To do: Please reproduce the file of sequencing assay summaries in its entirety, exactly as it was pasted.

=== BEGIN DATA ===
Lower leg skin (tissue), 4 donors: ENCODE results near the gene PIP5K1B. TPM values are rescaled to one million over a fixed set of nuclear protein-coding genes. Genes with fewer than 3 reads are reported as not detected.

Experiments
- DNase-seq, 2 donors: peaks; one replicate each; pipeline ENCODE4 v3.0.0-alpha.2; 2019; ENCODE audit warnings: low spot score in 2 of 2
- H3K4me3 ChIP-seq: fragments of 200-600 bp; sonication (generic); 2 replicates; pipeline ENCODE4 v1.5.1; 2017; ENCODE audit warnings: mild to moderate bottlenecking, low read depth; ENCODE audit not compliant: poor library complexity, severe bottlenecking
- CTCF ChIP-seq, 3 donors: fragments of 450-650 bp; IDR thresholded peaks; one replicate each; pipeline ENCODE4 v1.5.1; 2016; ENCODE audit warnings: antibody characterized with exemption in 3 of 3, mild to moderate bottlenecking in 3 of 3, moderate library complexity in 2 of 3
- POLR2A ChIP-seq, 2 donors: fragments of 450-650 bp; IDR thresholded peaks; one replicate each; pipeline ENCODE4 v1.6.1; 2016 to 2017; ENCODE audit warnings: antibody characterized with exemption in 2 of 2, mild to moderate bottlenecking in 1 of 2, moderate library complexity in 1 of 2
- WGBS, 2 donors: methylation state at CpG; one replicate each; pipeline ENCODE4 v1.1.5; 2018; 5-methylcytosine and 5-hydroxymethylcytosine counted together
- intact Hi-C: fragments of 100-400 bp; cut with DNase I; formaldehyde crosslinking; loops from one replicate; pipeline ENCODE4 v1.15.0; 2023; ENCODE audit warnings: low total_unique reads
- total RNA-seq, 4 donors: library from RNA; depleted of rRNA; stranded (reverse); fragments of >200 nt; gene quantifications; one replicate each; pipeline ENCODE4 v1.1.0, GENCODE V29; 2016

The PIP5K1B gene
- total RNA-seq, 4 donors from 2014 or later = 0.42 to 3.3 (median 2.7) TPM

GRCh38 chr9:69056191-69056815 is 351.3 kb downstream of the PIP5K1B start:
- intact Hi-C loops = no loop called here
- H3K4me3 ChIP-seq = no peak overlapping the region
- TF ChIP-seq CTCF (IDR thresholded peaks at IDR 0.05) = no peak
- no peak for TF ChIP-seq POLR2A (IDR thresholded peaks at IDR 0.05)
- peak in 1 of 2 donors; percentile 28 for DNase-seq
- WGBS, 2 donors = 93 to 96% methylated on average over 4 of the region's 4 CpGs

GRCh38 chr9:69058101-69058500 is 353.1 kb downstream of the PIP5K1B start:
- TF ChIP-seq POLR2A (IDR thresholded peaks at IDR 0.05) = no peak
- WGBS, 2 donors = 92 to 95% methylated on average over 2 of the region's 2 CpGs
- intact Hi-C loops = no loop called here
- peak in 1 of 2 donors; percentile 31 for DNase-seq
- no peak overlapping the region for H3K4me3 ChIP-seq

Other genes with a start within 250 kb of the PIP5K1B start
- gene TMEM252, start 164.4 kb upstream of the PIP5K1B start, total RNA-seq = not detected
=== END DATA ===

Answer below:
Lower leg skin (tissue), 4 donors: ENCODE results near the gene PIP5K1B. TPM values are rescaled to one million over a fixed set of nuclear protein-coding genes. Genes with fewer than 3 reads are reported as not detected.

Experiments
- DNase-seq, 2 donors: peaks; one replicate each; pipeline ENCODE4 v3.0.0-alpha.2; 2019; ENCODE audit warnings: low spot score in 2 of 2
- H3K4me3 ChIP-seq: fragments of 200-600 bp; sonication (generic); 2 replicates; pipeline ENCODE4 v1.5.1; 2017; ENCODE audit warnings: mild to moderate bottlenecking, low read depth; ENCODE audit not compliant: poor library complexity, severe bottlenecking
- CTCF ChIP-seq, 3 donors: fragments of 450-650 bp; IDR thresholded peaks; one replicate each; pipeline ENCODE4 v1.5.1; 2016; ENCODE audit warnings: antibody characterized with exemption in 3 of 3, mild to moderate bottlenecking in 3 of 3, moderate library complexity in 2 of 3
- POLR2A ChIP-seq, 2 donors: fragments of 450-650 bp; IDR thresholded peaks; one replicate each; pipeline ENCODE4 v1.6.1; 2016 to 2017; ENCODE audit warnings: antibody characterized with exemption in 2 of 2, mild to moderate bottlenecking in 1 of 2, moderate library complexity in 1 of 2
- WGBS, 2 donors: methylation state at CpG; one replicate each; pipeline ENCODE4 v1.1.5; 2018; 5-methylcytosine and 5-hydroxymethylcytosine counted together
- intact Hi-C: fragments of 100-400 bp; cut with DNase I; formaldehyde crosslinking; loops from one replicate; pipeline ENCODE4 v1.15.0; 2023; ENCODE audit warnings: low total_unique reads
- total RNA-seq, 4 donors: library from RNA; depleted of rRNA; stranded (reverse); fragments of >200 nt; gene quantifications; one replicate each; pipeline ENCODE4 v1.1.0, GENCODE V29; 2016

The PIP5K1B gene
- total RNA-seq, 4 donors from 2014 or later = 0.42 to 3.3 (median 2.7) TPM

GRCh38 chr9:69056191-69056815 is 351.3 kb downstream of the PIP5K1B start:
- intact Hi-C loops = no loop called here
- H3K4me3 ChIP-seq = no peak overlapping the region
- TF ChIP-seq CTCF (IDR thresholded peaks at IDR 0.05) = no peak
- no peak for TF ChIP-seq POLR2A (IDR thresholded peaks at IDR 0.05)
- peak in 1 of 2 donors; percentile 28 for DNase-seq
- WGBS, 2 donors = 93 to 96% methylated on average over 4 of the region's 4 CpGs

GRCh38 chr9:69058101-69058500 is 353.1 kb downstream of the PIP5K1B start:
- TF ChIP-seq POLR2A (IDR thresholded peaks at IDR 0.05) = no peak
- WGBS, 2 donors = 92 to 95% methylated on average over 2 of the region's 2 CpGs
- intact Hi-C loops = no loop called here
- peak in 1 of 2 donors; percentile 31 for DNase-seq
- no peak overlapping the region for H3K4me3 ChIP-seq

Other genes with a start within 250 kb of the PIP5K1B start
- gene TMEM252, start 164.4 kb upstream of the PIP5K1B start, total RNA-seq = not detected